Water Reserves and Rainfall

I didn’t intend tracking water reserves until the taps go off, however it’s been a remarkable month.  We’ve been totally self-sufficient in water for over a month now due to huge amounts of rain.  However the tap water has still been incredibly useful for washing the harvests.

  1. Allotment reserves (Steve) :
  2. Allotment reserves (Jennie):
  3. Allotment reserves (Debbie):
  4. Home reserves :

What have we processed for preserving

We are still making preserves at quite a rate, the dehydrating is really picking up now and pears are coming thick and fast!



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  1. We passed last year’s harvest total this week and we still have 3.5 months to go.  We still have the bulk harvest of beetroot to come, a lot of pears and apples, a little soft fruit and a lot of peppers, tomatoes, salad leaves, cooking leaves, cabbages, sprouts, carrots and kalattes to harvest this year.  We also have a fair bit for 2020 in the ground too, with more being planted every week.
  2. The autumn/winter salad beds are growing very well,   weather conditions are not ideal though so I’ve popped covers on to improve them.  The covers can easily be opened if it rains, but we’ve hardly had any rain this week, hopefully next week.
  3. I’m finally free of the horrendous withdrawal symptoms that I have when stopping steroids, mood swings, anxiety and low energy,  it feels great to be myself again!
  4. The squash harvest was pretty good this year, although I’m always aspiring for better, but we enough to see us through to next year’s summer squash that we grow in the polytunnel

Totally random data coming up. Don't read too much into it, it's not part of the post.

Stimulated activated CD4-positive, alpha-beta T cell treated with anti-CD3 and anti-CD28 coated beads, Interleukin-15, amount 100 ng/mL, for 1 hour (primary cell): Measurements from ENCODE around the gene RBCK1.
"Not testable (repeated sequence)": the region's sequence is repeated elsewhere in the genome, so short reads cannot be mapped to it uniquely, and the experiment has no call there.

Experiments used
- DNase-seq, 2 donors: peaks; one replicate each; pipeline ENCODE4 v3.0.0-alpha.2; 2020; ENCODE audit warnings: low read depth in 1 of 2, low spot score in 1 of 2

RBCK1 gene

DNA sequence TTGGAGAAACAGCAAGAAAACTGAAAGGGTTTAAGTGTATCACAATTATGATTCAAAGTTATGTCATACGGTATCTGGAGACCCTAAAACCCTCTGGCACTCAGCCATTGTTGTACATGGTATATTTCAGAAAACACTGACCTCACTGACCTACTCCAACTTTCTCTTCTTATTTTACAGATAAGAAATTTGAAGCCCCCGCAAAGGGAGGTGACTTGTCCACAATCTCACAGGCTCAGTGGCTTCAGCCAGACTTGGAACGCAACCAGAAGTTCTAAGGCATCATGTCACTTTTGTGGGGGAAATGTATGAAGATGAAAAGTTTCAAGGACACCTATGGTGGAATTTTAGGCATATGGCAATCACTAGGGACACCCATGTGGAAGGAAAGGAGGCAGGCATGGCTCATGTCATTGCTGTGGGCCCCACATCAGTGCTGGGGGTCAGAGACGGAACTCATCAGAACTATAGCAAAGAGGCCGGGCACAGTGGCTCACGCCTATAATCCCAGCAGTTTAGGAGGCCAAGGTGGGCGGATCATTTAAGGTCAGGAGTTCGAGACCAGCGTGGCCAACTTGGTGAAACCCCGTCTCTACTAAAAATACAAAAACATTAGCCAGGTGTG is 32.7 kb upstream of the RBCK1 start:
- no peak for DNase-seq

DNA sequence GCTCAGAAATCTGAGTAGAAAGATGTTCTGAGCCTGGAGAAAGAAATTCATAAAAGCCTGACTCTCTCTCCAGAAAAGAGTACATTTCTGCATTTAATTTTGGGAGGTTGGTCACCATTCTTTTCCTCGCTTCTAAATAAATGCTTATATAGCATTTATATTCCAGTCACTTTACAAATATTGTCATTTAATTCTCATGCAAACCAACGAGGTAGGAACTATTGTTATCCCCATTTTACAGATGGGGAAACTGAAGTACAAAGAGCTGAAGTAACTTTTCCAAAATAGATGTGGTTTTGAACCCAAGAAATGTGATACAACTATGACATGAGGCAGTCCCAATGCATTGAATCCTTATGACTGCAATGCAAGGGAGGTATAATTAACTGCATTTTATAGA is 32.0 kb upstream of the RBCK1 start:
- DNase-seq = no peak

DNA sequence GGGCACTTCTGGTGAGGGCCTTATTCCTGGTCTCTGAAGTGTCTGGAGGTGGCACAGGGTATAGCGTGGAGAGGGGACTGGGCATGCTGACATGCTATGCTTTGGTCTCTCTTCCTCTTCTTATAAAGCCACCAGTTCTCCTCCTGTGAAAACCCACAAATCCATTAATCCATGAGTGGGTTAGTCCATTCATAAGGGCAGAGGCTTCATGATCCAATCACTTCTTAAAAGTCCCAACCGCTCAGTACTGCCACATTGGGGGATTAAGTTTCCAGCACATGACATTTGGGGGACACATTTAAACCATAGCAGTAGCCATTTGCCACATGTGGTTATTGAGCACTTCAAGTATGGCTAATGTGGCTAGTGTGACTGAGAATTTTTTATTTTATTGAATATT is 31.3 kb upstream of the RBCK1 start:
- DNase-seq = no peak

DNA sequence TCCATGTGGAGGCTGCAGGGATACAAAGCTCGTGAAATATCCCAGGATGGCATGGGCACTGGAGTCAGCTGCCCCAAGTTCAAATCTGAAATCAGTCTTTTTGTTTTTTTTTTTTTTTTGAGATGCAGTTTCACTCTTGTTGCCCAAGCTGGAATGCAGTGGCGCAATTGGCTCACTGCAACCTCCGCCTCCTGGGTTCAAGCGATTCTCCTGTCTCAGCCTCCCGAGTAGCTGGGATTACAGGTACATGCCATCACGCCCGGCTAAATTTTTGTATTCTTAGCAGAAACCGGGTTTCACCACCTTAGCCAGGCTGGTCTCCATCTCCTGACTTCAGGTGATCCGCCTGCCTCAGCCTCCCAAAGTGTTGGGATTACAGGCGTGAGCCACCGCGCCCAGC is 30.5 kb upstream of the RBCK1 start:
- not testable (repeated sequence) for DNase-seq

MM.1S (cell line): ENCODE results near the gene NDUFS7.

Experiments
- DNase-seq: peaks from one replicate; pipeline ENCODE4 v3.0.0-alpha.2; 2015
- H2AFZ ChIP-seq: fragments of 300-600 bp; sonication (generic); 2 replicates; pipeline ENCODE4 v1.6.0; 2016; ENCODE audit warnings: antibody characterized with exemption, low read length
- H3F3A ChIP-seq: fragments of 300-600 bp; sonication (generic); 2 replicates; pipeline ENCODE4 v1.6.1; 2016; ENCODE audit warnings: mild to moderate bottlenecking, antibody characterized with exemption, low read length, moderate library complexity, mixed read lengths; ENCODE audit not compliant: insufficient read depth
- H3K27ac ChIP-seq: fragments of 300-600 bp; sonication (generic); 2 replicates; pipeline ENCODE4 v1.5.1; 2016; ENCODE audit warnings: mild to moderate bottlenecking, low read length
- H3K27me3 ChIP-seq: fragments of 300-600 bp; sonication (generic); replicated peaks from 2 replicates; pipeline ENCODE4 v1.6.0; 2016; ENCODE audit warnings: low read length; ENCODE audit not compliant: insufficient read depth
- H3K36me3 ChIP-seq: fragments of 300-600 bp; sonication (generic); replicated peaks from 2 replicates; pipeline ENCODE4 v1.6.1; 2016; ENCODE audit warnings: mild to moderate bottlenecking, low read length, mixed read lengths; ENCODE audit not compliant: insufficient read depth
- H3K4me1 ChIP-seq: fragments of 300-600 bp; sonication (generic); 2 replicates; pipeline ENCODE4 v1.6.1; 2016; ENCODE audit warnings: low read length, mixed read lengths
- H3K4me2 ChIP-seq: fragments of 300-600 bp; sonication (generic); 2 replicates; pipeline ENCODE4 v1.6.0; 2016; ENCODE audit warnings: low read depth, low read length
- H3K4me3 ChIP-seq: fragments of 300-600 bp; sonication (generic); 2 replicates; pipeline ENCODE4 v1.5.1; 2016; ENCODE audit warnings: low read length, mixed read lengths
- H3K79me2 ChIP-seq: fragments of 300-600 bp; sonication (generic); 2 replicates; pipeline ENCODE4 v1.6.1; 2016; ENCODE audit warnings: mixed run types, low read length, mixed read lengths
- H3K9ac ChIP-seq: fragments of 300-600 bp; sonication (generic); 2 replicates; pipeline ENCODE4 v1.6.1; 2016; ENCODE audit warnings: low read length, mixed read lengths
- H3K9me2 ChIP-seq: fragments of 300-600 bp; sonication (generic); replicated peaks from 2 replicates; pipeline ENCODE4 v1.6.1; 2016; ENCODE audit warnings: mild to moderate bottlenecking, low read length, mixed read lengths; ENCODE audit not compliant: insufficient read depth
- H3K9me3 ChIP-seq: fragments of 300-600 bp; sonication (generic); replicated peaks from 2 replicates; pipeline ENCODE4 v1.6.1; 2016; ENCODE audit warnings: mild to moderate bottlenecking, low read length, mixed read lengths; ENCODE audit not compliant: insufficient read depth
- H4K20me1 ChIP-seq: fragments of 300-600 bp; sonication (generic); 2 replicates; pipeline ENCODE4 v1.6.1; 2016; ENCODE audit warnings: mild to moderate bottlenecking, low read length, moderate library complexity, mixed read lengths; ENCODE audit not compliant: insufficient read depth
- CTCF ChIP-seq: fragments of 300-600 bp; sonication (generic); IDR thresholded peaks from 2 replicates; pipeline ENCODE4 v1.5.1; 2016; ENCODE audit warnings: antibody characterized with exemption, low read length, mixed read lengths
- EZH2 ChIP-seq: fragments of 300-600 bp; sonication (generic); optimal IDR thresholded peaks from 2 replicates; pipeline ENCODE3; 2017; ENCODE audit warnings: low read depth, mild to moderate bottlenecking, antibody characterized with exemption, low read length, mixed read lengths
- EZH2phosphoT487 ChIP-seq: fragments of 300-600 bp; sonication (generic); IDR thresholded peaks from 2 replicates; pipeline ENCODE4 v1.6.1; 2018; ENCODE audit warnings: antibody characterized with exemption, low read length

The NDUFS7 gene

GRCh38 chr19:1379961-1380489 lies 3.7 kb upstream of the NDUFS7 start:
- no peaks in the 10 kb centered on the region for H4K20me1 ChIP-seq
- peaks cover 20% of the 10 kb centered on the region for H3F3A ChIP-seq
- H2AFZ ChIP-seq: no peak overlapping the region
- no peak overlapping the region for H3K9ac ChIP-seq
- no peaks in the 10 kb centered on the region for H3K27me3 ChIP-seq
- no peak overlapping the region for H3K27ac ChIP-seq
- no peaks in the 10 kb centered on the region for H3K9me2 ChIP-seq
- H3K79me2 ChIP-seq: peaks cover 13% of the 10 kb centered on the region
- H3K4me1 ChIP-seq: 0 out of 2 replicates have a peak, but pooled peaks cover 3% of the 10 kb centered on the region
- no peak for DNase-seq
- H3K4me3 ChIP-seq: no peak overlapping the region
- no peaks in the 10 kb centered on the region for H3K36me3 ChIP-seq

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  1. It looks like we will be battling slugs this autumn, I noticed quite a few babies on the leaves when harvesting today.  I’ve applied nematodes, but they only work for those living in the soil


Steve Richards

I'm retired from work as a business and IT strategist. now I'm travelling, hiking, cycling, swimming, reading, gardening, learning, writing this blog and generally enjoying good times with friends and family

6 Responses

  1. Will DAVISON says:

    Another great video, Steve. Suggest opposite of windward is ‘Leeward’.

    Would love to know what size beds you use.



  2. Thanks Will, the smallest beds we have are roughly 8’ by 3.5’ they have a divider down the centre. These are designed for mesh, polytunnel and cold-frame tunnels over winter. They are perfect for successional sowings. Then we have six beds twice that length which we use for bulk plantings like calabrese, cabbage, onions, sweet corn. Finally we have three very large beds about 10’ by 40’ which are for the staples: winter brassicas, winter squash, broad beans and beetroot. We grow our spuds in containers. : all the best – Steve

  3. Our weather has been hot and dry here, not at all like autumn. The winter squashes look lovely!

  4. We had a 6 week summer Dave, very much autumn here now, but autumn can be quite nice for leafy greens : all the best – Steve

  5. Such abundant harvests even with your short summer.

  6. Thanks Sue, we do try and grow crops that suit the season, while extending a little where it matters most : All the best – Steve